...that somebody gets it.
From an article in The Washington Post:
"I walked down the street next to a failed levee here the other day and saw house after house that had been pulverized by Hurricane Katrina. Eight months after the storm, and nothing, not a single cinder block, had been touched. An exterior wall of one home had been ripped away, revealing, amid the rubble, a sneaker, some batteries and a cardboard box for an NFL football. A thriving family once lived here, and in the next house, and in the house after that.
But it's old news, this tableau of destruction. Even if a reporter could track down the families on this block and recount each tale of woe, the camera lens would still be too close; it simply could not capture the magnitude of what happened to New Orleans last summer. And if you pull back the camera too far, you get those aerial shots we've all seen so many times, which provide a sense of the hurricane's scale but not of the human misery that each ruined home represents....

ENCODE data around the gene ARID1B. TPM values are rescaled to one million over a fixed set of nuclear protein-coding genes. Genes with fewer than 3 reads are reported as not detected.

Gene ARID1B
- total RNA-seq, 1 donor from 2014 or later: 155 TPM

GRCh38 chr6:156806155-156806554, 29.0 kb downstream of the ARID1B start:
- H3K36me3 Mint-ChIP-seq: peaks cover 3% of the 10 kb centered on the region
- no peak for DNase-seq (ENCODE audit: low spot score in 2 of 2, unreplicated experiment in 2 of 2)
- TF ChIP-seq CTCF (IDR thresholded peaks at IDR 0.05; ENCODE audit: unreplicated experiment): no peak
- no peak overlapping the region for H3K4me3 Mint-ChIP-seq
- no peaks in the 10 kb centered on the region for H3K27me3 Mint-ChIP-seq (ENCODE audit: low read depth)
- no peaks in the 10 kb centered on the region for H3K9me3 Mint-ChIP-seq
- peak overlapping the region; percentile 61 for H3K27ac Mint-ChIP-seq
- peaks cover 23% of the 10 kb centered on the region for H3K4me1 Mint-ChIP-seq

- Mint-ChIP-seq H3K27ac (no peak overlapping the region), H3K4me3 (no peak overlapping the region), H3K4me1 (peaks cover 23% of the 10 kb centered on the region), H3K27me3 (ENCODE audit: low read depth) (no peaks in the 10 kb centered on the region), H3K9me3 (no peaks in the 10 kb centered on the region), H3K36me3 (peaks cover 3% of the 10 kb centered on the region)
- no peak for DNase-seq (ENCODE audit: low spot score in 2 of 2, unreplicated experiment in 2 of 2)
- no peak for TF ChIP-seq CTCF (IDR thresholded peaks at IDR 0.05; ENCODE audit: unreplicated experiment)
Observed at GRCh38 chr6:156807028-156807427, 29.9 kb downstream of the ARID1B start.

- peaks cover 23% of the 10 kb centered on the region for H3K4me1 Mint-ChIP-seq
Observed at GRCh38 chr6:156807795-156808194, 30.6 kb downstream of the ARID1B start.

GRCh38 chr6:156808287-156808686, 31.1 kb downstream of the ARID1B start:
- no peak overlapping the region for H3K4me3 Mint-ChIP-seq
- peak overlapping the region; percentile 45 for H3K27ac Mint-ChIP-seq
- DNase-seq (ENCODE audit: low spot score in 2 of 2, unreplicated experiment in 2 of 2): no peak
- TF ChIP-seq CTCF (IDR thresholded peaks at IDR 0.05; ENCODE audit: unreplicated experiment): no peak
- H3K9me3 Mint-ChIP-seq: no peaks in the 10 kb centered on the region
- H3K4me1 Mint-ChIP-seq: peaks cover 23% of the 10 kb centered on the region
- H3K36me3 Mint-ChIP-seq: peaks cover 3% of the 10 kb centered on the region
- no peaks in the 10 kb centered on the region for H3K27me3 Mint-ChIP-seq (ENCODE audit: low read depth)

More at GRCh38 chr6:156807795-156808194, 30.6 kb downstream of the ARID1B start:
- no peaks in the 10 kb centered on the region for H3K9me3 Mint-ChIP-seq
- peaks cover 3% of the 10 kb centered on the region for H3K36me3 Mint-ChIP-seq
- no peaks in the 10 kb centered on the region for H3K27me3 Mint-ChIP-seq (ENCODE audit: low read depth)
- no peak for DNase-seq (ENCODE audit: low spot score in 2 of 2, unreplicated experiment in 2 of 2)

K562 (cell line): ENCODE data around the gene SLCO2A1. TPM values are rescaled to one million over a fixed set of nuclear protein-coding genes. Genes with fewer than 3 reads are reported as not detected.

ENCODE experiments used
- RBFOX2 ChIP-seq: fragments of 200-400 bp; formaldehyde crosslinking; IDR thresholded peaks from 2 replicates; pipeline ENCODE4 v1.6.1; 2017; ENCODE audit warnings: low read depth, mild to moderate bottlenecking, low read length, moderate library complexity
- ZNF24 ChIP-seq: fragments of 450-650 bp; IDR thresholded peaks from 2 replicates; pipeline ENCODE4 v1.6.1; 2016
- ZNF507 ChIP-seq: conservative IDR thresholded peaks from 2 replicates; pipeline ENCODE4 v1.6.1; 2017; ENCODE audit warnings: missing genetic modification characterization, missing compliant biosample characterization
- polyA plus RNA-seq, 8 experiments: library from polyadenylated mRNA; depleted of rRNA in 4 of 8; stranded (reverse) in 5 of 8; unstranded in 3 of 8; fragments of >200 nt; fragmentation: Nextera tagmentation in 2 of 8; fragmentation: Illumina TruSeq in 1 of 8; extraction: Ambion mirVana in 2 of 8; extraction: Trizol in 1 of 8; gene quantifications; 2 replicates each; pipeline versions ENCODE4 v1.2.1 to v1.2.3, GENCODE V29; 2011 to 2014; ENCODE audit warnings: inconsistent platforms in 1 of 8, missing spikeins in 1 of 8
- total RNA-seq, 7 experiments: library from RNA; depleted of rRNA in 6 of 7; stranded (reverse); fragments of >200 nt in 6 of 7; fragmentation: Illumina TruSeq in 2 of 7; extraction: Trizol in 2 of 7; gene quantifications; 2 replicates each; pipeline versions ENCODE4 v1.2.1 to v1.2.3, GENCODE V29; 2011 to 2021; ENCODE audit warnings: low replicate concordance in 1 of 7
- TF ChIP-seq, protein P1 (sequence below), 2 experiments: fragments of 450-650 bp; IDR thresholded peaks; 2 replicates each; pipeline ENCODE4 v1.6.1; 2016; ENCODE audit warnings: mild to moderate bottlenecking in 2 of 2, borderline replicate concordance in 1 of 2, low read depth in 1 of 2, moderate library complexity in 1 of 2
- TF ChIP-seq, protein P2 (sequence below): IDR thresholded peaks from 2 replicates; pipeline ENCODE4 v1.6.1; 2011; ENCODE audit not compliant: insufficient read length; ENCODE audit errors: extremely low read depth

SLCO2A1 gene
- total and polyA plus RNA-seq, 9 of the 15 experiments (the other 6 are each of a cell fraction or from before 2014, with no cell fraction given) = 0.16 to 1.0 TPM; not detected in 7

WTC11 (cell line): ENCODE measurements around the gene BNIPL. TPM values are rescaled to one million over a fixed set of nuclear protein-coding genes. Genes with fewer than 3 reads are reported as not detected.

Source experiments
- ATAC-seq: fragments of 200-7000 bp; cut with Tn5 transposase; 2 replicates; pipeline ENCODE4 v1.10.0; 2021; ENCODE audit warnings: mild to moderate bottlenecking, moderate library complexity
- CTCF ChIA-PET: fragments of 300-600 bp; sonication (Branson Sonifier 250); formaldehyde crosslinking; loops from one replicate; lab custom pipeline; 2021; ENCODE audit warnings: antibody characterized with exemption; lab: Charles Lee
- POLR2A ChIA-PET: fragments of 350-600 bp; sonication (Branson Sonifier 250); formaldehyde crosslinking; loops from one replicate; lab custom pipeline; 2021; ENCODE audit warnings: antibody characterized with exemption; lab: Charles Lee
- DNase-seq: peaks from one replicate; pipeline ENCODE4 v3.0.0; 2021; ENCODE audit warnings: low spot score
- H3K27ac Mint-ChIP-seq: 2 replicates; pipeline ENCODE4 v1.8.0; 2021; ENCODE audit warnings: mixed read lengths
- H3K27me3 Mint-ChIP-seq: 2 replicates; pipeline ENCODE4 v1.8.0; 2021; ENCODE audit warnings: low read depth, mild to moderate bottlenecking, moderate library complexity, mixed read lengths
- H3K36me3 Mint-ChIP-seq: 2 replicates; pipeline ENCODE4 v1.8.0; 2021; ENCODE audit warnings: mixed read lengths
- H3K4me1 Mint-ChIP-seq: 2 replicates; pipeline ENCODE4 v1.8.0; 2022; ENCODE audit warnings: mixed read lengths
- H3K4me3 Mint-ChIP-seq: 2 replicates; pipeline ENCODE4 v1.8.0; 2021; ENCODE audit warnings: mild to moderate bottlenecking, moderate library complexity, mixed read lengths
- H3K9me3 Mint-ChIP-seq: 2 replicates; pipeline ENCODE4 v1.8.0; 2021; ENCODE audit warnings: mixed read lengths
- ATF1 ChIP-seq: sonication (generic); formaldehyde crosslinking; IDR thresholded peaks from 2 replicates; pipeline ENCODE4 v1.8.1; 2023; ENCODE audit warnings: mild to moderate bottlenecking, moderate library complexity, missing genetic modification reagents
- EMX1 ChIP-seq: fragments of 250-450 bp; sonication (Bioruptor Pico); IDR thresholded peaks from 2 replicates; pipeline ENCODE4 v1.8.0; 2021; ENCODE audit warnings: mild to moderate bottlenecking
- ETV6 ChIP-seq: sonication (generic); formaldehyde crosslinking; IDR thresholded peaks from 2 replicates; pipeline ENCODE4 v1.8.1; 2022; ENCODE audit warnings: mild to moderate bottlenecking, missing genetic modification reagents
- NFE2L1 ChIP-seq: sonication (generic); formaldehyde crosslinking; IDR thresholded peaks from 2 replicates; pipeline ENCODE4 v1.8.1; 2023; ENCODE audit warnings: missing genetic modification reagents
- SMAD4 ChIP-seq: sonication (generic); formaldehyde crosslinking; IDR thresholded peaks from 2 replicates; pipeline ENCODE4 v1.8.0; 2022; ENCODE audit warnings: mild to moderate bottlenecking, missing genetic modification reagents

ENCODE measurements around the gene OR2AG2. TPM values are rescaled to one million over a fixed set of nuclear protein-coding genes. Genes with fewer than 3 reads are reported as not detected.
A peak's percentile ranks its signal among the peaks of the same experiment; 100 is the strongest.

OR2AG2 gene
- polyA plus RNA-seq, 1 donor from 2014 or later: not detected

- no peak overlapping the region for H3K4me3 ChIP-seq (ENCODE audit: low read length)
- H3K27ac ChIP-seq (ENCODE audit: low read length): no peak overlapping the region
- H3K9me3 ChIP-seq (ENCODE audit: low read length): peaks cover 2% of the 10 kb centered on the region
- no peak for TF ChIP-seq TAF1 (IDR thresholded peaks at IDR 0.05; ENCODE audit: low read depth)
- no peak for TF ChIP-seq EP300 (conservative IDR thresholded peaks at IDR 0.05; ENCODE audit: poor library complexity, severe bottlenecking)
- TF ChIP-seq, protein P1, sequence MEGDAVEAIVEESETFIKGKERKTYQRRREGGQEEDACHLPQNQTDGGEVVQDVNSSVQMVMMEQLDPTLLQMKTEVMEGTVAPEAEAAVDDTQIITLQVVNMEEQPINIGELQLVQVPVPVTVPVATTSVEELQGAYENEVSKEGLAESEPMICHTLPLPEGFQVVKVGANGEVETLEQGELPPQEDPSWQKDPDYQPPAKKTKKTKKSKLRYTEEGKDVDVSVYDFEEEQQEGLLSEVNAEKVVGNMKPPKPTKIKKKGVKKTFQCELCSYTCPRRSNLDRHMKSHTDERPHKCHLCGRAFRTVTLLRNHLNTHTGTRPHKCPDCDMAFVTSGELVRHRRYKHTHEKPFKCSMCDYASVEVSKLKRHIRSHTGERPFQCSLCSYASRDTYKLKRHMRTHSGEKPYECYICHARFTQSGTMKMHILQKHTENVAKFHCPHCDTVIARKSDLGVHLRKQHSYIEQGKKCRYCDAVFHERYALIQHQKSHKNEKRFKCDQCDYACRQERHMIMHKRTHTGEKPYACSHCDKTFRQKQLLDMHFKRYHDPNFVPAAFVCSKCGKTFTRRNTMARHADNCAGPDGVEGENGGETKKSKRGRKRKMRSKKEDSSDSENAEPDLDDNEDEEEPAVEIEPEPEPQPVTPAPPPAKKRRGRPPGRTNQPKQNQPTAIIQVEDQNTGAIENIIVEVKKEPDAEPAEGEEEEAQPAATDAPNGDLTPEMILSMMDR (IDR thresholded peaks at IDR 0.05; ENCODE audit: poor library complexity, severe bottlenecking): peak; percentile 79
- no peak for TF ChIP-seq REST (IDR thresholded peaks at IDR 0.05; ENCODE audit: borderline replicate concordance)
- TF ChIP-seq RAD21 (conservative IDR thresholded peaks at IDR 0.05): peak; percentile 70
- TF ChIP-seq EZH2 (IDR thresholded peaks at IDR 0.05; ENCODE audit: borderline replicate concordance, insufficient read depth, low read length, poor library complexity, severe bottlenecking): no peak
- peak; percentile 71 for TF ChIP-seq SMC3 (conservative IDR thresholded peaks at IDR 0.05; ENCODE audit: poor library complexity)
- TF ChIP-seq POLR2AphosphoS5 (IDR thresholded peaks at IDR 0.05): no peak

...We all have defense mechanisms to shield ourselves against tragedy overload. From the Asian tsunami to the Pakistani earthquake to the latest Midwestern tornadoes, it can be a bit much. Perhaps I believed that New Orleans must be making modest progress because it was comforting to think so, and besides, if it was still a huge, stinking mess, the media would tell us, right?
Ride around the area and you find yourself staring in disbelief. Houses dented and bent and smashed like papier-mâche, many marked with the ubiquitous blue FEMA spray paint, destined for demolition. Massive trees, uprooted and lying in front yards. Cars caked with dirt, trunk lids open, many stripped of tires. And the tires -- piles of old tires everywhere -- and waist-high weeds covering the front yards are silent markers of abandonment."